dc.titleUsing expectations and causes of behavior: Naive perceptions of differing acts of deception, a dissertationen_US
dc.creatorRoiger, James Francisen_US
dc.contributor.authorRoiger, James Francisen_US
dc.date.issued1999en_US
dc.publisherThe University of Arizona.en_US
dc.rightsCopyright © is held by the author. Digital access to this material is made possible by the University Libraries, University of Arizona. Further transmission, reproduction or presentation (such as public display or performance) of protected items is prohibited except with permission of the author.en_US
dc.description.abstractA study of people's opinions about deception was conducted. Social scientists believe that people use different types of deception in response to differing situational variables. Individuals perceptions of the different types of deception were studied within a proposed theoretical perspective based on a deceptive adaptation of Language Expectancy Theory and Attribution Theory. The model posits that people develop expectations about deceptive acts that will affect their acceptance of those acts. Deceptive acts that meet or positively violate expectations will be viewed as more acceptable. People make attributions about the causes of behavior when developing normative expectations and will find deceptive acts attributed to situational constraints more acceptable than acts attributed to personal characteristics. A large scale survey of people's repertoires of deceptive strategies and their acceptance as a useful strategy was conducted. Three examples each of six common strategies were used in the survey. The three types of examples involving deceptive acts included two interpersonal situations, one of self-benefit and one of other-benefit, and a medical situation where the deceptive act benefitted the deceiver. The strategies included Ambiguities, Concealments, Exaggerations, Half-truths, Lies and White lies. Three hypotheses examining the theoretical model and two research questions, one examining self-benefit/other-benefit difference and one examining demographic variables, were tested. Results indicate that people do not make major distinctions about deceptive acts, viewing most as Lies, Concealments and Half-truths. Less than 50% of the 3504 examples were correctly identified, and their chosen identifier was a better predictor of their response about use and acceptability than the deceptive act itself. People do admit using deceptive acts, but see others as more deceptive than themselves. Their perceptions of acceptability are more closely linked to their perceptions of their own use of deceptive acts rather than to their perceptions of normative use. Self-benefit/other-benefit results were mixed and demographic differences were non-existent. Implications of the study are discussed and future directions are suggested.en_US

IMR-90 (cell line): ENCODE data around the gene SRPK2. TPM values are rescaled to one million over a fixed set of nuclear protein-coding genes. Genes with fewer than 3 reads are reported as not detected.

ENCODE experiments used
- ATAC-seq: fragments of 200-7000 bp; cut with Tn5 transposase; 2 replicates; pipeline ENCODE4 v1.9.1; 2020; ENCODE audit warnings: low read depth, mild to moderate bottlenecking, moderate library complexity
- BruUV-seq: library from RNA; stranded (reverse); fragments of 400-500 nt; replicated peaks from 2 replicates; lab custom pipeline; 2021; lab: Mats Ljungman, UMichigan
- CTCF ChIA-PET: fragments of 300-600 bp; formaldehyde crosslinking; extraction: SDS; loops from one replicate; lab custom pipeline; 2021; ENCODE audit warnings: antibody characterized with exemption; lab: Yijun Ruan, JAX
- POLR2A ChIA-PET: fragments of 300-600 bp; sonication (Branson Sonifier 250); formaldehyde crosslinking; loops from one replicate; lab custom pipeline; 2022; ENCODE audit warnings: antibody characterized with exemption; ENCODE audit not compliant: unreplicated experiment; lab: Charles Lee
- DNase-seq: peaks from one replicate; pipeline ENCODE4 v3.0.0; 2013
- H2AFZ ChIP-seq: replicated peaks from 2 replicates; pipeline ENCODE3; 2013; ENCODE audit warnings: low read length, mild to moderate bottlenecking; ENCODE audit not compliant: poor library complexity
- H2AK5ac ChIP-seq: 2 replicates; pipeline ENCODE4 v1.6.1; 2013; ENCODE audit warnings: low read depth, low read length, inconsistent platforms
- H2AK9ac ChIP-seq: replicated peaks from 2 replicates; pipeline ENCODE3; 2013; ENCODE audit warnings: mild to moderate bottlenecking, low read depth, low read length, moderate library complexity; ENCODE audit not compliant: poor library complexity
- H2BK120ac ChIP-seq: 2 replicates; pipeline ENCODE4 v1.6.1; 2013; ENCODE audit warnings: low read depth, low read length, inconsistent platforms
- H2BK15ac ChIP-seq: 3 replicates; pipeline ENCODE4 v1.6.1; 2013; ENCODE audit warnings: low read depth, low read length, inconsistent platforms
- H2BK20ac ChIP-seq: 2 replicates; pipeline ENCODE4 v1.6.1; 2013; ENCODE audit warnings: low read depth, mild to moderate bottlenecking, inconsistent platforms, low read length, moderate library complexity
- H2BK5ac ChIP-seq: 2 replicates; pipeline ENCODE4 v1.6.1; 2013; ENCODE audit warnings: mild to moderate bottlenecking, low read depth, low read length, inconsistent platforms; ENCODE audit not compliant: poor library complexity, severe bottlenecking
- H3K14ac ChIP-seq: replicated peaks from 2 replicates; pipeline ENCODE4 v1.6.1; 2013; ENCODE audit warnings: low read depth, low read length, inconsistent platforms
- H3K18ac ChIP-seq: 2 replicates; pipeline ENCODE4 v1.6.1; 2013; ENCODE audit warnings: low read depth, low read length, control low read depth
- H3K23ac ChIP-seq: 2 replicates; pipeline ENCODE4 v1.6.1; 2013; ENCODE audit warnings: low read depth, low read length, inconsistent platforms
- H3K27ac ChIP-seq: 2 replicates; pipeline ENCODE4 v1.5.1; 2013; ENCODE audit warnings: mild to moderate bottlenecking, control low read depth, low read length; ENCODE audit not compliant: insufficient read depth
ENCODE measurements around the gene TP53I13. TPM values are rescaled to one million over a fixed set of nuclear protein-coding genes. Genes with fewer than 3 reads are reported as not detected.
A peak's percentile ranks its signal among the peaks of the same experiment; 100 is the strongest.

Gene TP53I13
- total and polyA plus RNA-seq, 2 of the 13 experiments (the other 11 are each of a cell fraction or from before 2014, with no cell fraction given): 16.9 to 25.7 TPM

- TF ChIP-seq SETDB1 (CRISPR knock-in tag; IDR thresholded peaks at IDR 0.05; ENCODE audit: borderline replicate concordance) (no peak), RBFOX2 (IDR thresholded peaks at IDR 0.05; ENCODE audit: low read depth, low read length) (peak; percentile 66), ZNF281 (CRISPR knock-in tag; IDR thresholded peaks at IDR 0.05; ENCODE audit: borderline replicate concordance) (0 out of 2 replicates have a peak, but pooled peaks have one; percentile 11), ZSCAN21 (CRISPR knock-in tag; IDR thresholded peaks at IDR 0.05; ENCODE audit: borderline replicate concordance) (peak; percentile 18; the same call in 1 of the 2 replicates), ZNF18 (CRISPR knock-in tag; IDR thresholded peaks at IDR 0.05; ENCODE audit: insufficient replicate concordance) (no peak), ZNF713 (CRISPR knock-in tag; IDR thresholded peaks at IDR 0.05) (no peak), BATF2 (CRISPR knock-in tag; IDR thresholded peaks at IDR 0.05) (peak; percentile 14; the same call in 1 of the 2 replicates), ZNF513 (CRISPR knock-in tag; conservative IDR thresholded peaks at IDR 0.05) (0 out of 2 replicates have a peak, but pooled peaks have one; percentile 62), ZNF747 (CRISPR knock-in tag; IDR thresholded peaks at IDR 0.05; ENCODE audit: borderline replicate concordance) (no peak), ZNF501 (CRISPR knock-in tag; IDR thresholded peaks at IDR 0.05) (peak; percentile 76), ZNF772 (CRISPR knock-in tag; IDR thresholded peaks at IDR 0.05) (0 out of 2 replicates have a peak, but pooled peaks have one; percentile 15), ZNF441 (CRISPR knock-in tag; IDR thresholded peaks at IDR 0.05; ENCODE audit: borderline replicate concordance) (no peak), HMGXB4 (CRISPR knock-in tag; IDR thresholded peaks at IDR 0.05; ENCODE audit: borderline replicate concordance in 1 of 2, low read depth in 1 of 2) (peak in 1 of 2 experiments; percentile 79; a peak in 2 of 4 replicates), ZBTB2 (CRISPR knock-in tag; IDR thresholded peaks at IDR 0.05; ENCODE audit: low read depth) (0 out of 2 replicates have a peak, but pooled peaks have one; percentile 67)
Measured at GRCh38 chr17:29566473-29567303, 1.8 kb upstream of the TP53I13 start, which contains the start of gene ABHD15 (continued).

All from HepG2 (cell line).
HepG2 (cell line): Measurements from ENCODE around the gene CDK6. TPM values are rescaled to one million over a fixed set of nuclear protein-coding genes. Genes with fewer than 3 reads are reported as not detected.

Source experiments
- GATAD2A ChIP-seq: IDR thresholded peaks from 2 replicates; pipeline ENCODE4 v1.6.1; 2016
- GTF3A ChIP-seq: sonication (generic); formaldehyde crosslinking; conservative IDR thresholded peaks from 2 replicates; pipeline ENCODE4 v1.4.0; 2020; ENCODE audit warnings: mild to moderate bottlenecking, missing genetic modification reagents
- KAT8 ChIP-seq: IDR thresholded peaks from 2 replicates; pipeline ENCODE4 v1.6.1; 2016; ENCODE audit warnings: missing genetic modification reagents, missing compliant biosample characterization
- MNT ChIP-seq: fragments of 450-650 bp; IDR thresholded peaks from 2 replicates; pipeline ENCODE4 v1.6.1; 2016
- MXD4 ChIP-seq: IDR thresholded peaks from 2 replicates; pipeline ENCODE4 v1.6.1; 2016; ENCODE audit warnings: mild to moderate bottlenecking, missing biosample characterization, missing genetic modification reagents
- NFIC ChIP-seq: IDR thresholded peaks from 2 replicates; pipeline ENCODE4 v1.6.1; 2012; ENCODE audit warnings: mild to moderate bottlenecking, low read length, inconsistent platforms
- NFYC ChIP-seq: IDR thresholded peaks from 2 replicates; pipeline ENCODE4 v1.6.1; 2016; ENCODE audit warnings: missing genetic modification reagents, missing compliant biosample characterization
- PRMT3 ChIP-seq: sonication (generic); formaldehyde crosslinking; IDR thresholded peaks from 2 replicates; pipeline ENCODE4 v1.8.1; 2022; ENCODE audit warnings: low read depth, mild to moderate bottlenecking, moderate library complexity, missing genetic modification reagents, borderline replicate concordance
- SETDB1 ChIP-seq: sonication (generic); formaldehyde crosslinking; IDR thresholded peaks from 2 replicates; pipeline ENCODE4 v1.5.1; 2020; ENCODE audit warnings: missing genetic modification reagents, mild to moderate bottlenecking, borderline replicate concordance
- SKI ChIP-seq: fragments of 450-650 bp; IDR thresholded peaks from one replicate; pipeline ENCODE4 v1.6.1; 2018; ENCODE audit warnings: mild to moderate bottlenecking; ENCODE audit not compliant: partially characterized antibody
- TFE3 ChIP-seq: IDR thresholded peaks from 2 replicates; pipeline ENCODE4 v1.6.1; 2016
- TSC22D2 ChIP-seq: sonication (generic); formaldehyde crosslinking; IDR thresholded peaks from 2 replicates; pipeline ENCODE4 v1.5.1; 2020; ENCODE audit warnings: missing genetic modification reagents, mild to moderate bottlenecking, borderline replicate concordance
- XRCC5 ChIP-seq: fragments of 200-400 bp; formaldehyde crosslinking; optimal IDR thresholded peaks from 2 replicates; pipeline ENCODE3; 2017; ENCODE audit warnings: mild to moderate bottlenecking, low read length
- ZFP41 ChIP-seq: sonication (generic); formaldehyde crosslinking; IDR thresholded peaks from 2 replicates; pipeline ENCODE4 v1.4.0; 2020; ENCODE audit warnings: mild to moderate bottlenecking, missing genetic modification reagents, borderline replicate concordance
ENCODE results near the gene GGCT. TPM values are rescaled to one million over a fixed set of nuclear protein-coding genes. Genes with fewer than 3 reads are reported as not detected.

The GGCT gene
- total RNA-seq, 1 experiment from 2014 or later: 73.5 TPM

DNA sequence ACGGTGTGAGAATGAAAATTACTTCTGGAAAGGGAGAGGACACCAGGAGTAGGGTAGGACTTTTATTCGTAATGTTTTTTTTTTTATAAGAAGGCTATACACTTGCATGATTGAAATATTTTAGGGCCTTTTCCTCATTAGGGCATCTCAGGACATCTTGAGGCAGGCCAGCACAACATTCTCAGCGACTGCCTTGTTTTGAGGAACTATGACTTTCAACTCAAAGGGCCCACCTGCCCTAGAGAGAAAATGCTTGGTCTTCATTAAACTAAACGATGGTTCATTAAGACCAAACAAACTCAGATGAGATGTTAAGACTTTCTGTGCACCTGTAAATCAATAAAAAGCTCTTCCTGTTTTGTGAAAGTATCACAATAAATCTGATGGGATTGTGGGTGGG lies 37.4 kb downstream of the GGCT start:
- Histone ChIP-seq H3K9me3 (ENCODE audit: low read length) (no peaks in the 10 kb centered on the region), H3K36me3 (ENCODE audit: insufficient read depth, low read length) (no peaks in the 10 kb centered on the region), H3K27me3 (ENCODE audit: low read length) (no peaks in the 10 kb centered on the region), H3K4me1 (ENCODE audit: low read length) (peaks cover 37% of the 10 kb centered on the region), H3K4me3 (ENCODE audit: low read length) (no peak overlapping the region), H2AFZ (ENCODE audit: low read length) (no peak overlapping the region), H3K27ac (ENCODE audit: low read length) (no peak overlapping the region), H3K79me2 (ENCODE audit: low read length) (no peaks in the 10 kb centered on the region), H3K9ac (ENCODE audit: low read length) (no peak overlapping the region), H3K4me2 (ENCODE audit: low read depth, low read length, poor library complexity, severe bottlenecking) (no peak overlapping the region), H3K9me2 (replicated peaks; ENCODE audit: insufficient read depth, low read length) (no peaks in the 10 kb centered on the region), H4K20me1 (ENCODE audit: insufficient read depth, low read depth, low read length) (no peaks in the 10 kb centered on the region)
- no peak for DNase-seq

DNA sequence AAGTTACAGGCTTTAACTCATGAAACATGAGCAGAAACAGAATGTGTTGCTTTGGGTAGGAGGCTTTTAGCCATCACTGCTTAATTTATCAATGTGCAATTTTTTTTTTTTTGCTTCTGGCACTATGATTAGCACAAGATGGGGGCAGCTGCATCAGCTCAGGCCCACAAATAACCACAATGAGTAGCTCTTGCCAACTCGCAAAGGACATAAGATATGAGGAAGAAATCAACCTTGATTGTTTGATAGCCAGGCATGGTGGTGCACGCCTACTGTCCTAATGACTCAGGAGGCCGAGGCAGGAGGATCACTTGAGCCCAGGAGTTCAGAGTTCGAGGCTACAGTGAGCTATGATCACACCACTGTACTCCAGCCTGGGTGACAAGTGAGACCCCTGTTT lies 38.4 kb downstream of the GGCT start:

dc.typetexten_US
dc.typeDissertation-Reproduction (electronic)en_US
dc.subjectSpeech Communication.en_US
thesis.degree.namePh.D.en_US
thesis.degree.leveldoctoralen_US
thesis.degree.disciplineGraduate Collegeen_US
thesis.degree.disciplineCommunicationen_US
thesis.degree.grantorUniversity of Arizonaen_US
dc.contributor.advisorBurgoon, H. Michaelen_US
dc.identifier.proquest9946800en_US
dc.identifier.bibrecord.b39909591en_US